BMW /5 Steering Head Bearing Service


BMW /5 

Steering head bearings seem to be one of those things we don't think about until we have to. The problem is, by the time you realize your bike's steering head bearings need attention — evidenced by notchy, stiff or even loose steering — it's usually too late to do anything but replace them. And unfortunately, it's one of the most common problems you'll find on older bikes. Because it's a time-intensive job — i.e., expensive — owners often avoid having it done unless it's absolutely critical; there's that too late thing again. And because it involves a fairly comprehensive front end tear down, many owners are scared to do the job themselves.

In the Sixties and Seventies, the average bike used ball bearings in the steering head. Simple, cheap and effective, they're also prone to wear. Although widely used today, back then tapered roller bearings were usually only found in race frames. Effective in high-speed, high load-bearing applications, tapered roller bearings are superior to ball bearings thanks to greatly increased contact area. That's a fact BMW appreciated when they specified tapered roller bearings for the steering head and swingarm on all "slash" 5 models. Introduced in 1969, the /5 and subsequent /6 and /7 range evolved to incorporate at least eight different engines in multiple body styles. Translation: There are lots of them out there.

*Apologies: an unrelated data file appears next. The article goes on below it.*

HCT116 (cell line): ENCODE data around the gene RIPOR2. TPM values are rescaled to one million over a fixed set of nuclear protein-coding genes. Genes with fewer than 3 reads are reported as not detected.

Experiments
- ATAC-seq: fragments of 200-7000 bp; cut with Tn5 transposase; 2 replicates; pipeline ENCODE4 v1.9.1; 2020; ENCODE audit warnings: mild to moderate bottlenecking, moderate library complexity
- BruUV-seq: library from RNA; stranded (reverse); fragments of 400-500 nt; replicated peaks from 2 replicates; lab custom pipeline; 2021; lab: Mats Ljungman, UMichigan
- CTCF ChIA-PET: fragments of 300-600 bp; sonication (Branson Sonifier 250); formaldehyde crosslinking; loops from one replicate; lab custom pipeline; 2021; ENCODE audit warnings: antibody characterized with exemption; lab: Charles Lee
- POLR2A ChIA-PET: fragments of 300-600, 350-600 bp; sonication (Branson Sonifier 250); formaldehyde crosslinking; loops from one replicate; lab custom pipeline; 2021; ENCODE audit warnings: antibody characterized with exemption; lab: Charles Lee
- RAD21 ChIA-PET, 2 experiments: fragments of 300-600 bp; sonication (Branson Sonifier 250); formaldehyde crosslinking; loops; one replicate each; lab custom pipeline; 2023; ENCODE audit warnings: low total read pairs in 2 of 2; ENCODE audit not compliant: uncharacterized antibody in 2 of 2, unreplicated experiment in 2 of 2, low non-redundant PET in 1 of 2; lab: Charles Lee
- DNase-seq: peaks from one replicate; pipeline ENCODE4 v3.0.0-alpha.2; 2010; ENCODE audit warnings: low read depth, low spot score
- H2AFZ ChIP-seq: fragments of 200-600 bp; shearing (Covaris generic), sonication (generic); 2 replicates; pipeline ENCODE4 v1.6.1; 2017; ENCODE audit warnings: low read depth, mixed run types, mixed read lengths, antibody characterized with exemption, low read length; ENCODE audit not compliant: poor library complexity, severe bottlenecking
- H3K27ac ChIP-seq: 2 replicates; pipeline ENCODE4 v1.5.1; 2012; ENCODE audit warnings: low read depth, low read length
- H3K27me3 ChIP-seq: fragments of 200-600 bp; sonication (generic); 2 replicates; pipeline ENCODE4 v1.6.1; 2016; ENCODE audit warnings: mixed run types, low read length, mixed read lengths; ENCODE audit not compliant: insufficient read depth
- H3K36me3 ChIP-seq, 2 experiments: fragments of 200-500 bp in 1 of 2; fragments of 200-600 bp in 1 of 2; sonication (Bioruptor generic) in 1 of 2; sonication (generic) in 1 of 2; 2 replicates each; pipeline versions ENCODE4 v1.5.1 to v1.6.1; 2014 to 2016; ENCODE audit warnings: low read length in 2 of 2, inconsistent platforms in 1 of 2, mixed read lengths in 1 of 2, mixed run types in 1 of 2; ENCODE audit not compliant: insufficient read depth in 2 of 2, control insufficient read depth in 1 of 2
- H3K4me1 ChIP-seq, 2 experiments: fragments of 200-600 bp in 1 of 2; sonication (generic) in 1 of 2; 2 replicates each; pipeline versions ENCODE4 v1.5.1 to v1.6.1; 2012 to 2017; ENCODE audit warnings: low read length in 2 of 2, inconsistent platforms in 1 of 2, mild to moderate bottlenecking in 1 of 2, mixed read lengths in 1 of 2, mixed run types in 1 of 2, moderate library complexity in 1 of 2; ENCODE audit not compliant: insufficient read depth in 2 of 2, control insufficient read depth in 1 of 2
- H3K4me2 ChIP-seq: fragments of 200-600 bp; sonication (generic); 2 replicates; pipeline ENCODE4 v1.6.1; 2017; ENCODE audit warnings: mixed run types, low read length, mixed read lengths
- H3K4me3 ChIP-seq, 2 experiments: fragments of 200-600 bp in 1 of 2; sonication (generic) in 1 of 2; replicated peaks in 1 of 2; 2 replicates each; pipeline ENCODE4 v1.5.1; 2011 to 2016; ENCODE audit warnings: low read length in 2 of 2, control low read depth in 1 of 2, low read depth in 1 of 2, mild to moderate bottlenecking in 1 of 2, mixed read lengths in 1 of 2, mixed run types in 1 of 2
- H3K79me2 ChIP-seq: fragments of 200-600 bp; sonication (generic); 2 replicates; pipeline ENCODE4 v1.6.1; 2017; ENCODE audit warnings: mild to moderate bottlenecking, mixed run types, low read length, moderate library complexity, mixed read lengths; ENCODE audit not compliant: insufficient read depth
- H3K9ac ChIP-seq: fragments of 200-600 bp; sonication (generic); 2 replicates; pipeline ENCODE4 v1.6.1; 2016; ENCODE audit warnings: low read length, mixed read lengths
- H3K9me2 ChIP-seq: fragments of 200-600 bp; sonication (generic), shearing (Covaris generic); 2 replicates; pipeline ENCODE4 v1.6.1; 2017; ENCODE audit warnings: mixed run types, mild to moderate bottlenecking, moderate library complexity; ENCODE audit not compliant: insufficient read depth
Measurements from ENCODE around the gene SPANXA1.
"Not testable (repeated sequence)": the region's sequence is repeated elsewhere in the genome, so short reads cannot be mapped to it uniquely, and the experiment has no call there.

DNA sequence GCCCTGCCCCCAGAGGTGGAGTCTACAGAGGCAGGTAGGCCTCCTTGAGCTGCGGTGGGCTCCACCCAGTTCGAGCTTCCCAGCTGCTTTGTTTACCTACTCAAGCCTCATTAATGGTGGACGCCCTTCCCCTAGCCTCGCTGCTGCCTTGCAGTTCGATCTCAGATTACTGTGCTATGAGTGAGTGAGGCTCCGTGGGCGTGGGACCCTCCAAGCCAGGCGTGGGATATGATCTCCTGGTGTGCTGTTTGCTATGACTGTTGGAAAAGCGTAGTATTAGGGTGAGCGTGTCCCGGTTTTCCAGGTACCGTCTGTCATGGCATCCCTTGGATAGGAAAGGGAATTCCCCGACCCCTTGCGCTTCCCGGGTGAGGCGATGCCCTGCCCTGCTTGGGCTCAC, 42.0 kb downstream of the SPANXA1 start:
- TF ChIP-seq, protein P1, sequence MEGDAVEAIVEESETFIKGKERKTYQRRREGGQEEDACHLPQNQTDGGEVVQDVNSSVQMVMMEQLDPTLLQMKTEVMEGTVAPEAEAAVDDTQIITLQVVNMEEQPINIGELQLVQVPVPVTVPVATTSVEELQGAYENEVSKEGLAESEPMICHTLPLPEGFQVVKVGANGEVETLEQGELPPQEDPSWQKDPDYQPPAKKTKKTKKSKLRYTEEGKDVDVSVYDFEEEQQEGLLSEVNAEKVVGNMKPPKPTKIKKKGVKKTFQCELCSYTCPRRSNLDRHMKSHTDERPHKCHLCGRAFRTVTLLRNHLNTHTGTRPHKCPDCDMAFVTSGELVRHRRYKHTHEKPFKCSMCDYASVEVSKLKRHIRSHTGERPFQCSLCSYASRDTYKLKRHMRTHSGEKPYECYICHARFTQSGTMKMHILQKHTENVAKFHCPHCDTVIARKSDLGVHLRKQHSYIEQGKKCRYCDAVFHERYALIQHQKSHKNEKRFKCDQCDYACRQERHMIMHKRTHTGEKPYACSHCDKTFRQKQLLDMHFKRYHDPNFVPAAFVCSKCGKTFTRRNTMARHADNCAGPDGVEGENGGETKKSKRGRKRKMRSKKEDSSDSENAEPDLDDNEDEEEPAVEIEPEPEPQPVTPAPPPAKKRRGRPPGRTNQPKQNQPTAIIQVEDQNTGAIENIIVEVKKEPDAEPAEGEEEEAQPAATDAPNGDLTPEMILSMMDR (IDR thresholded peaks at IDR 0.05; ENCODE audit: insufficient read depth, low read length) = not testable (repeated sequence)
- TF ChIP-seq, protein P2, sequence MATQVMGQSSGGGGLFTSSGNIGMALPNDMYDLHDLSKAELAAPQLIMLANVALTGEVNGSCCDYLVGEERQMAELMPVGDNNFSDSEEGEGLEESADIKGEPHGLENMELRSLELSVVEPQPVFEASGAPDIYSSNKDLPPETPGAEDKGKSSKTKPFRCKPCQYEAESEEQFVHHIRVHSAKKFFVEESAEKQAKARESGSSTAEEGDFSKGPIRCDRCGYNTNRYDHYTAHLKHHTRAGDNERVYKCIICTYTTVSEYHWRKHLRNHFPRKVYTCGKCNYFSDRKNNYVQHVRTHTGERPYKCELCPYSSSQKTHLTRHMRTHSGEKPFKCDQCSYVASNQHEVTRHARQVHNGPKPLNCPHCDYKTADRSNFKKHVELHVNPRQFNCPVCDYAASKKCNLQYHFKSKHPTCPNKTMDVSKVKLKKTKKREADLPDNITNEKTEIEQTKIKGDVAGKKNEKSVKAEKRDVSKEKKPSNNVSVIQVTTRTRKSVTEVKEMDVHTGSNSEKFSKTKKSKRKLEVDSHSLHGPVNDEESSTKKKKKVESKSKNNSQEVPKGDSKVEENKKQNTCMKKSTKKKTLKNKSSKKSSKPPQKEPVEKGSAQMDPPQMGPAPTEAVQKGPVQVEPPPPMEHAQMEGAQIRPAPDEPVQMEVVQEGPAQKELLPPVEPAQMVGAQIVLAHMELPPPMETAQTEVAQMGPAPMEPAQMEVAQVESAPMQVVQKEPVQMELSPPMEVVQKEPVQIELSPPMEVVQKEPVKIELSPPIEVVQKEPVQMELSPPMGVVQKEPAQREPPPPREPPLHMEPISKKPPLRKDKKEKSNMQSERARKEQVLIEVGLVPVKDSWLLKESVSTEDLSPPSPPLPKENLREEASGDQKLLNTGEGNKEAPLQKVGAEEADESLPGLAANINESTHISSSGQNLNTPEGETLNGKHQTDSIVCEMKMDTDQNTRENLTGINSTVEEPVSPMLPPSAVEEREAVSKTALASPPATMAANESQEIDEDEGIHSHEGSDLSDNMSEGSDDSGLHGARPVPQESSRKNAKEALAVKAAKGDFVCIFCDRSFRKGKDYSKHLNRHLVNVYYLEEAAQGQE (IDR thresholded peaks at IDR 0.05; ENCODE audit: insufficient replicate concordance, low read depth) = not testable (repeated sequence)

And high build quality means a lot of those old Beemers are still on the road today, with many showing impressive miles. Yet even in the hands of a sympathetic owner, most have likely never had the steering head bearings properly serviced.

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That was definitely the case with our subject bike, editor Hall's 1973 BMW R75/5. Hall's bike has at least 50,000 miles on it (the speedo gave up the ghost long ago), and our tear down suggested we were the first to disassemble its steering head. Predictably, and underscoring BMW's wisdom in choosing tapered bearings, we found the bearings were in good shape, needing nothing more than a thorough cleaning and regreasing. The bearing races weren't pitted, scored or showing signs of excessive scalloping; uneven wear evidenced by radial lines in the bearing cup. Scalloping is a fairly common issue with steering head bearings, due to the steering stem's limited range of motion, and leads to notchy steering and poor handling.

Although it may seem daunting, this is a maintenance project within the scope of the average weekend warrior. The key is budgeting plenty of time. Don't expect to complete the process in one day. Instead, be satisfied if you get it done over the course of a weekend. And when you're done, you'll have the satisfaction of knowing your steering stem has been properly serviced, ready to give you many more years of confident riding. As always, have a good shop manual at your side to help guide you and to supply critical torque specs.

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